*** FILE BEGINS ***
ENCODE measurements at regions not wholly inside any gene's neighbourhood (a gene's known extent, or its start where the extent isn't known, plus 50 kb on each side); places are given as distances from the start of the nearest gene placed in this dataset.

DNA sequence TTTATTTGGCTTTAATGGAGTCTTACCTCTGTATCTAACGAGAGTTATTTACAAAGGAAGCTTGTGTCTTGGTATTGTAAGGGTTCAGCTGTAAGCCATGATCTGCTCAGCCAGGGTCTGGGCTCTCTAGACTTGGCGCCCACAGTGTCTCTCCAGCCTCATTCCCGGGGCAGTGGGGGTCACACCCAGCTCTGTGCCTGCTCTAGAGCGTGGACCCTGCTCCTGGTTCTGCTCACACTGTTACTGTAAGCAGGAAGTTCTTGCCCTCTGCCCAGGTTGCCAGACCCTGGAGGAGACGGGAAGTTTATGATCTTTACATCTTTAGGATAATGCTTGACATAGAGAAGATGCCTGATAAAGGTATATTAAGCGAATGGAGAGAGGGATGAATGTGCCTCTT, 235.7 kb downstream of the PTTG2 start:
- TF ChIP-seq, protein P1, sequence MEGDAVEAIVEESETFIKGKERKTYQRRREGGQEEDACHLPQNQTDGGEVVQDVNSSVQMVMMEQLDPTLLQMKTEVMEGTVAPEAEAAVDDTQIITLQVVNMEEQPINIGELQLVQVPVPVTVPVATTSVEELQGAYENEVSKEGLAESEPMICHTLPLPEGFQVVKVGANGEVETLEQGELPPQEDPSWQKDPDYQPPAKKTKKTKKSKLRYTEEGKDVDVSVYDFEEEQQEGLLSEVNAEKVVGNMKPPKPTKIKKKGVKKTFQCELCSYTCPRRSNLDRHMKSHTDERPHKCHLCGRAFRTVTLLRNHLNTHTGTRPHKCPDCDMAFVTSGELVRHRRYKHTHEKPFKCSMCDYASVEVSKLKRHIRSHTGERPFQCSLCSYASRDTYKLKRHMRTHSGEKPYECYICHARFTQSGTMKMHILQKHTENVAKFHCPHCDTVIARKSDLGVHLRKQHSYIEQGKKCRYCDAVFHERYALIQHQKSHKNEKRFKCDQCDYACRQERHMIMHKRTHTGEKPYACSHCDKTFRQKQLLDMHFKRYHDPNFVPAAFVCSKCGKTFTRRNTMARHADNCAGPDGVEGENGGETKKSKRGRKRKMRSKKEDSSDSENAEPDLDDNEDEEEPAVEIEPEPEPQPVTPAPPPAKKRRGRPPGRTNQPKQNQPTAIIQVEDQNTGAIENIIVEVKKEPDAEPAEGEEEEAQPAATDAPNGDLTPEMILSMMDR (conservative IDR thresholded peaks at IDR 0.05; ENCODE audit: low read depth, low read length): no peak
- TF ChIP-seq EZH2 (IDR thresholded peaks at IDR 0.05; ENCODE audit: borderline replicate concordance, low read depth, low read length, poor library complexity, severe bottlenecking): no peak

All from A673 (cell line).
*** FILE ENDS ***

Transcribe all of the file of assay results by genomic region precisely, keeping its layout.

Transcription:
ENCODE measurements at regions not wholly inside any gene's neighbourhood (a gene's known extent, or its start where the extent isn't known, plus 50 kb on each side); places are given as distances from the start of the nearest gene placed in this dataset.

DNA sequence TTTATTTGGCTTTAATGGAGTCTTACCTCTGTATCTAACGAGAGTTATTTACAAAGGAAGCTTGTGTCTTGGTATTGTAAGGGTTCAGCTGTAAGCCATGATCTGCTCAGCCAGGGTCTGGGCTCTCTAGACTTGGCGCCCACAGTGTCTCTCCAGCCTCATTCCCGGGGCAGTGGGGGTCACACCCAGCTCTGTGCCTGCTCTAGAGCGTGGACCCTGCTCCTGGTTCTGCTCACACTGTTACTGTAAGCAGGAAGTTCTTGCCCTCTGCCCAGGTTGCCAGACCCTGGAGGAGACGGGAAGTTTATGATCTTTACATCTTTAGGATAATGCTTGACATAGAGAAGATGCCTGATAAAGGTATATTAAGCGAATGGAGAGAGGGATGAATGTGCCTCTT, 235.7 kb downstream of the PTTG2 start:
- TF ChIP-seq, protein P1, sequence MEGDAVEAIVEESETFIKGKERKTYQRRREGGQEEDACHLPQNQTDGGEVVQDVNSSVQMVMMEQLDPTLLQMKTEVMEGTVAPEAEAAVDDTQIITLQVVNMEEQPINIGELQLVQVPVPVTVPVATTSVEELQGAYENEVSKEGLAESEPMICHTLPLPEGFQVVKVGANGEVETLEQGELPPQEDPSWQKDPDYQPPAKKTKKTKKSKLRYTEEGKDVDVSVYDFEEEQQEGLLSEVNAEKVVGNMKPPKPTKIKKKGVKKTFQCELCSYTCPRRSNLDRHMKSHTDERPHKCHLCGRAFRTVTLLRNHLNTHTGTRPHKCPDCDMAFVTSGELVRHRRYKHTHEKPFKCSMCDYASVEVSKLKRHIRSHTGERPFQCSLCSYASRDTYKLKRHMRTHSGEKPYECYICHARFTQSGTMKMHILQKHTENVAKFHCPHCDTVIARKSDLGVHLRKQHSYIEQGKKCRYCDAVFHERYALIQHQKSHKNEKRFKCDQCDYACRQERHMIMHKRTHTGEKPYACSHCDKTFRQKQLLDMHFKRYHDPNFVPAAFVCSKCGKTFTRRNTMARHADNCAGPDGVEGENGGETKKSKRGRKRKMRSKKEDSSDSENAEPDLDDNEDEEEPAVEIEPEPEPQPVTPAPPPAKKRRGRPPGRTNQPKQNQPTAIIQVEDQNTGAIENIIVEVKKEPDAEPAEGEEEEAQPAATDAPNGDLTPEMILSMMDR (conservative IDR thresholded peaks at IDR 0.05; ENCODE audit: low read depth, low read length): no peak
- TF ChIP-seq EZH2 (IDR thresholded peaks at IDR 0.05; ENCODE audit: borderline replicate concordance, low read depth, low read length, poor library complexity, severe bottlenecking): no peak

All from A673 (cell line).